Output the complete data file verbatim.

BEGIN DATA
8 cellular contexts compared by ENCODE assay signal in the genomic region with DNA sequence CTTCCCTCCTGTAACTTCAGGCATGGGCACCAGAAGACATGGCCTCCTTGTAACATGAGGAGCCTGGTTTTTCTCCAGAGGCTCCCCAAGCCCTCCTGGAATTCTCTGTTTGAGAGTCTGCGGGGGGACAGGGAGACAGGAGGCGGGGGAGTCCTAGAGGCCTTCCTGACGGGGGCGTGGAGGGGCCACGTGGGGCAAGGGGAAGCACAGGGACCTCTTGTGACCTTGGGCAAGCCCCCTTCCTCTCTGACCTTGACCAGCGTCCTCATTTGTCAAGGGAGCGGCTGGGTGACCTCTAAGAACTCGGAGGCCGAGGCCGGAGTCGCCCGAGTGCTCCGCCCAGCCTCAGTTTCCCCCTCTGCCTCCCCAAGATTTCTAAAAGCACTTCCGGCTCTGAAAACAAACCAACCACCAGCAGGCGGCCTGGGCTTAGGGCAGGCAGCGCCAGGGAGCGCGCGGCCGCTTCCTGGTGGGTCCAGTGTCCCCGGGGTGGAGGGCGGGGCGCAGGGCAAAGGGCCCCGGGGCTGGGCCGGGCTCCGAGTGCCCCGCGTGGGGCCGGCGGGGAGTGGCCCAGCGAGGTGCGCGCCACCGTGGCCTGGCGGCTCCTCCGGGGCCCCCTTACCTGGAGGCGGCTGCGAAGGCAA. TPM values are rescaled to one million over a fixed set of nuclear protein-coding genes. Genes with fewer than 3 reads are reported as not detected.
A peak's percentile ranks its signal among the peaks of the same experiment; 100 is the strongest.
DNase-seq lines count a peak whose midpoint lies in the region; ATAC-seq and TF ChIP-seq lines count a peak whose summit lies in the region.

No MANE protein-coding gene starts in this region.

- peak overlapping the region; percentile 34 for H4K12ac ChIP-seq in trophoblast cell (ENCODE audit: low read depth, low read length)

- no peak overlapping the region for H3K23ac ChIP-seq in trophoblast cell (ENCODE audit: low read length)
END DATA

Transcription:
8 cellular contexts compared by ENCODE assay signal in the genomic region with DNA sequence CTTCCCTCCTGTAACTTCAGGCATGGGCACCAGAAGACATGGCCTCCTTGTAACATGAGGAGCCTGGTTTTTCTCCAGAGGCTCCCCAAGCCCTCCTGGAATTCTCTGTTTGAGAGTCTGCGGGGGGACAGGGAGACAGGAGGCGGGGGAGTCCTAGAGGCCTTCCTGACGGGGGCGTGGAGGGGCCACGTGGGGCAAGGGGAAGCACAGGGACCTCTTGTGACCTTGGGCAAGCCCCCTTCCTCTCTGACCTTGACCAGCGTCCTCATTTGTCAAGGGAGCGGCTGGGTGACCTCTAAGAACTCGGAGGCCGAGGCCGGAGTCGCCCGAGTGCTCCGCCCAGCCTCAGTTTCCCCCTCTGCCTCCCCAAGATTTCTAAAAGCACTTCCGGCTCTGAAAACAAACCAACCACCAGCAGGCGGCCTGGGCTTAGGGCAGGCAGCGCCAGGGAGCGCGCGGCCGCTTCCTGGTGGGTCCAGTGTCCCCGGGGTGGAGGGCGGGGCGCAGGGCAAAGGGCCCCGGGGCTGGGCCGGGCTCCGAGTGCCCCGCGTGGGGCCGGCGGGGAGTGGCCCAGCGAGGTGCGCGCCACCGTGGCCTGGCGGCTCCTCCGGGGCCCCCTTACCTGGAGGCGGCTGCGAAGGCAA. TPM values are rescaled to one million over a fixed set of nuclear protein-coding genes. Genes with fewer than 3 reads are reported as not detected.
A peak's percentile ranks its signal among the peaks of the same experiment; 100 is the strongest.
DNase-seq lines count a peak whose midpoint lies in the region; ATAC-seq and TF ChIP-seq lines count a peak whose summit lies in the region.

No MANE protein-coding gene starts in this region.

- peak overlapping the region; percentile 34 for H4K12ac ChIP-seq in trophoblast cell (ENCODE audit: low read depth, low read length)

- no peak overlapping the region for H3K23ac ChIP-seq in trophoblast cell (ENCODE audit: low read length)